Papers / Grants
Preterm births--those deliveries before 37 weeks gestation--are one of the major contributors to perinatal morbidity and mortality in the United States. This study's primary goal is to identify etiologic factors for preterm delivery, including preterm premature rupture of the membranes (PROM), delivery due to early onset of labor, and related complications of pregnancy, so that public health measures can be taken to reduce this adverse pregnancy outcome and its associated health, social, and economic costs.
The project has had four major phases of data collection during the prenatal period, referred to as PIN1, PIN2, PIN3, and PIN3plus. Recruitment is currently underway into the PIN3 and PIN3plus protocols. A Postpartum component recontacts women and their babies at 3 months and 12 months postpartum.
The National Longitudinal Study of Adolescent Health
The National Longitudinal Study of Adolescent Health (Add Health) is a nationally representative study that explores the causes of health-related behaviors of adolescents in grades 7 through 12 and their outcomes in young adulthood. Add Health seeks to examine how social contexts (families, friends, peers, schools, neighborhoods, and communities) influence adolescents' health and risk behaviors.
Initiated in 1994 under a grant from the National Institute of Child Health and Human Development (NICHD) with co-funding from 17 other federal agencies, Add Health is the largest, most comprehensive survey of adolescents ever undertaken. Data at the individual, family, school, and community levels were collected in two waves between 1994 and 1996. In 2001 and 2002, Add Health respondents, 18 to 26 years old, were re-interviewed in a third wave to investigate the influence that adolescence has on young adulthood.
Multiple datasets are available for study, and more than 1,000 published reports and journal articles have used the data to analyze aspects of these complex issues. Add Health investigators hope this research will enable policy makers, researchers, health-care providers, and educators to better understand how to protect the health of young people in the US.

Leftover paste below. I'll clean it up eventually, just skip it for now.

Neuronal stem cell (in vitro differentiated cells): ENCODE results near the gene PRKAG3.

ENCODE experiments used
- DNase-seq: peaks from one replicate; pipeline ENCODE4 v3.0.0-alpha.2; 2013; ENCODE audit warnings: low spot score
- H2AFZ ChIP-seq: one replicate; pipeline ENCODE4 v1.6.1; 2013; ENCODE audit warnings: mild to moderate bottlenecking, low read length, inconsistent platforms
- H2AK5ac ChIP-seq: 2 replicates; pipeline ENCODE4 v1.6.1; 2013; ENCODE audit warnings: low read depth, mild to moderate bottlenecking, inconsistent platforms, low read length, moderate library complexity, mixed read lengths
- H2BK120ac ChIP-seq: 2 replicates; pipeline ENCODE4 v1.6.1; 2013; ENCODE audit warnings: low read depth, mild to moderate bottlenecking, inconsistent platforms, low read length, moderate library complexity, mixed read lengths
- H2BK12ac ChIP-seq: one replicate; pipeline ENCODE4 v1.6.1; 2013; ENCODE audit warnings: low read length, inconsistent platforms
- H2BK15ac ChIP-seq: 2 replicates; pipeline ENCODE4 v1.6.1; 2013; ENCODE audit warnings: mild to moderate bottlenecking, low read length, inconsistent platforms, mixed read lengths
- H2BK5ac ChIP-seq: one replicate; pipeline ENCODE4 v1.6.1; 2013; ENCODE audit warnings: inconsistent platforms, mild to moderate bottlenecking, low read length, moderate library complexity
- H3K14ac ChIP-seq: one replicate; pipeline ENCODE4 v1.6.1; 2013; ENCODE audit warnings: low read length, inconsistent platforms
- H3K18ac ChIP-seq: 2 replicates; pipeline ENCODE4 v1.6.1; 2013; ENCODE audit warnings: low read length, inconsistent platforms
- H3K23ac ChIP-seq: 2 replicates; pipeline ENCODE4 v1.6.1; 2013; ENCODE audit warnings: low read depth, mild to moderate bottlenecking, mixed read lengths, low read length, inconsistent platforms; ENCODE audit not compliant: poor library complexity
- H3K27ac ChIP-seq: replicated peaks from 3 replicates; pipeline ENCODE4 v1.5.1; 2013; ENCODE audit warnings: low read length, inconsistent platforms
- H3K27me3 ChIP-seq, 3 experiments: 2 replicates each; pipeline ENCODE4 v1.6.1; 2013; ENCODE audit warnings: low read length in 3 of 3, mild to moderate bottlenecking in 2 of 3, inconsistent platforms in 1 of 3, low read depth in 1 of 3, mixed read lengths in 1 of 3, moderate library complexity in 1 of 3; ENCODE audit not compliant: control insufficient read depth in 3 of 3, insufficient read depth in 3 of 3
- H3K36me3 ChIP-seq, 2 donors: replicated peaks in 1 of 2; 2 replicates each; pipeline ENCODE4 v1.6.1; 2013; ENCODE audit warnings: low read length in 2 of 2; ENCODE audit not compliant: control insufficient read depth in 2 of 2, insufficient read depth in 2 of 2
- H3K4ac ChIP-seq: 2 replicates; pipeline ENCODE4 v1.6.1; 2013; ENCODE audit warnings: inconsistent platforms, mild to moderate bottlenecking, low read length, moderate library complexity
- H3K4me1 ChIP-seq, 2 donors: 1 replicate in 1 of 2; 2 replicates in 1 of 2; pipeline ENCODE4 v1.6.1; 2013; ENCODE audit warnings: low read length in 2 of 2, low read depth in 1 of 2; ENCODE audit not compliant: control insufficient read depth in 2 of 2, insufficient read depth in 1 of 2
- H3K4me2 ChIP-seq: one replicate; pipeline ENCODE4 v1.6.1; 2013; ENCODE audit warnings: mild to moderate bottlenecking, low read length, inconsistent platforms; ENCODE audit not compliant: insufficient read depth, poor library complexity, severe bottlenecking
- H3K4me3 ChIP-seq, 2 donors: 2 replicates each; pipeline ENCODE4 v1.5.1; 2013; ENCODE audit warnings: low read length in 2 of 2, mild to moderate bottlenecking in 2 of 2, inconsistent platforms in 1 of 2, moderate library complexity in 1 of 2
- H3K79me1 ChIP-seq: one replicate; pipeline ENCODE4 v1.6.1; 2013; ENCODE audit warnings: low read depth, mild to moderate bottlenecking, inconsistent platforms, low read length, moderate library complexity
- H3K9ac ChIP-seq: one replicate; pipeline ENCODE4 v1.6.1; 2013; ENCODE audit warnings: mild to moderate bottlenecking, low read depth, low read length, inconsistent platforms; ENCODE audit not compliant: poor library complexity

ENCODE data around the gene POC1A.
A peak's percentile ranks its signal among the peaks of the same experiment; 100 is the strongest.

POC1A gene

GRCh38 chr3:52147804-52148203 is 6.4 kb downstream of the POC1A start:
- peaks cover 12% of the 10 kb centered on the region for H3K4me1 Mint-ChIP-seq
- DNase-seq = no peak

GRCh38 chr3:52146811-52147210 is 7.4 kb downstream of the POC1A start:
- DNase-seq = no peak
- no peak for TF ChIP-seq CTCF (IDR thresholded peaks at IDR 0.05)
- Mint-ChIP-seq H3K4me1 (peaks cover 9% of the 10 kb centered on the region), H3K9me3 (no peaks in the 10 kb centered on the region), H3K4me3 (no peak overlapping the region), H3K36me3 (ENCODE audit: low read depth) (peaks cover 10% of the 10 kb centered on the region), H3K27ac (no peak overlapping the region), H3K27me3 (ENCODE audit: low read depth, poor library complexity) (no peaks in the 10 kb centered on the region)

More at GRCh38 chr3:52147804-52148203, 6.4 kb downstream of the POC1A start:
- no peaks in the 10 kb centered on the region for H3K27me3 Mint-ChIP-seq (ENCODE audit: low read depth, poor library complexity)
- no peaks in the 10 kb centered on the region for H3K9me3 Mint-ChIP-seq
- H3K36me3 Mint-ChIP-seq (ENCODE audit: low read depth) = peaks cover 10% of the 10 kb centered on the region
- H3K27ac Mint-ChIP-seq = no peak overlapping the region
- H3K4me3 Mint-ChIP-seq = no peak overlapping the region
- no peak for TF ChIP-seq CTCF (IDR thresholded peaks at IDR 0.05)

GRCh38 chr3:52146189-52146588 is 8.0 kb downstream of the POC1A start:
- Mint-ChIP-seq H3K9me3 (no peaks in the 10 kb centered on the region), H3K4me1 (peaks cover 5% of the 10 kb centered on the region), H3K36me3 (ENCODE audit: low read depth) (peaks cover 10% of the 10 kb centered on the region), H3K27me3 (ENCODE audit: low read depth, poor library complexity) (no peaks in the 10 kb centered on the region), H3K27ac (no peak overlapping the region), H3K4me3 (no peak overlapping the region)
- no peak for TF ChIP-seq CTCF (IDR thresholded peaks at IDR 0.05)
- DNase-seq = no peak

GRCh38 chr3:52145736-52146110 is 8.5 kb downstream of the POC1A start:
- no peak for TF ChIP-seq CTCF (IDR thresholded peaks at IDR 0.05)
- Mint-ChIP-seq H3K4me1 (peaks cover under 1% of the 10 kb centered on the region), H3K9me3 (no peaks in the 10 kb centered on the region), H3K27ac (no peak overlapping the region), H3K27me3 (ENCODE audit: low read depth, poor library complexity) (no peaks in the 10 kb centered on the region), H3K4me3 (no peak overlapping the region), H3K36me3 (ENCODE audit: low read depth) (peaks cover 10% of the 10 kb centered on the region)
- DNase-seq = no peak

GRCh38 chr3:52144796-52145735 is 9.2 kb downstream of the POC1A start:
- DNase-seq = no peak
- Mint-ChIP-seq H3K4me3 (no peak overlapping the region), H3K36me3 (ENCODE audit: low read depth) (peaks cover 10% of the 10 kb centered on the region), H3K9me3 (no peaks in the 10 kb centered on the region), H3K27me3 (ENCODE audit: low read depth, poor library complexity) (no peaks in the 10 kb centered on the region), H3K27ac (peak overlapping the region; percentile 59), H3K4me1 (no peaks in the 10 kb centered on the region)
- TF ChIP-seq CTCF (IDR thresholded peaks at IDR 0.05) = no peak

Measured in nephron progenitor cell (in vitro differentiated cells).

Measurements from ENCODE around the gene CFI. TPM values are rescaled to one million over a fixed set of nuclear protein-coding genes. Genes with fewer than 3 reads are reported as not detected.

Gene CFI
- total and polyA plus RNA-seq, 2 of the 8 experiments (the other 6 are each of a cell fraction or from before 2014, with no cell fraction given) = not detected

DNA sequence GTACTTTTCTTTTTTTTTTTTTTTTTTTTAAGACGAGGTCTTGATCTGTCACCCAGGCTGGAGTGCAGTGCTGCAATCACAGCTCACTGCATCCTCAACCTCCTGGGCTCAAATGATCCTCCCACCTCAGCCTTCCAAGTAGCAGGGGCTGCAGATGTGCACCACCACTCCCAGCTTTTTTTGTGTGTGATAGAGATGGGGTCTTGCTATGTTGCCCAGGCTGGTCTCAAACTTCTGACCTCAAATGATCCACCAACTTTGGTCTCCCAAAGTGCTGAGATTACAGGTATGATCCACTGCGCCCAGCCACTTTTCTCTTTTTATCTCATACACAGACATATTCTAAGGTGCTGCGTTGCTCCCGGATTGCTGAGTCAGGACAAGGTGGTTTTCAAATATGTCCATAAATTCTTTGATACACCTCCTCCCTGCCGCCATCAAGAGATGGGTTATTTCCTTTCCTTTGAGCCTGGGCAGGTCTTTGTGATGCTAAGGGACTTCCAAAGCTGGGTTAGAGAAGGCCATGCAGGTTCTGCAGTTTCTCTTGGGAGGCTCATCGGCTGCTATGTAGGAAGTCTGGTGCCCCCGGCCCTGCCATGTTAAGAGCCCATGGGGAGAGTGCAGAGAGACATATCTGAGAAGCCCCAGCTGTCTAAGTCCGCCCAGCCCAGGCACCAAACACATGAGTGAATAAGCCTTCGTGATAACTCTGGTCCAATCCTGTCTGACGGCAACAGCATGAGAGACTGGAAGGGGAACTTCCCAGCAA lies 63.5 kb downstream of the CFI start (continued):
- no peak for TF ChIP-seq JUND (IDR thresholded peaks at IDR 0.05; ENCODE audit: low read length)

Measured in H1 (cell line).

The Atherosclerosis Risk in Communities Study
The Atherosclerosis Risk in Communities Study (ARIC), is a prospective epidemiologic study conducted in four U.S. communities. ARIC is designed to investigate the etiology and natural history of atherosclerosis, the etiology of clinical atherosclerotic diseases, and variation in cardiovascular risk factors, medical care and disease by race, gender, location, and date.
ARIC includes two parts: the Cohort Component and the Community Surveillance Component. The Cohort Component began in 1987, and each ARIC field center randomly selected and recruited a cohort sample of approximately 4,000 individuals aged 45-64 from a defined population in their community. A total of 15,792 participants received an extensive examination, including medical, social, and demographic data. These participants were reexamined every three years with the first screen (baseline) occurring in 1987-89, the second in 1990-92, the third in 1993-95, and the fourth and last exam was in 1996-98. Follow-up occurs yearly by telephone to maintain contact with participants and to assess health status of the cohort.
Right from the Start
Multi-Ethnic Study of Atherosclerosis (MESA)
The Multi-Ethnic Study of Atherosclerosis (MESA) is a medical research study involving more than 6,000 men and women from six communities in the United States. MESA is sponsored by the National Heart Lung and Blood Institute of the National Institutes of Health. Participants in MESA are seen at clinics in the following universities:
Columbia University, New York
Johns Hopkins University, Baltimore
Northwestern University, Chicago
UCLA, Los Angeles
University of Minnesota, Twin Cities
Wake Forest University, Winston Salem
Pitt County Study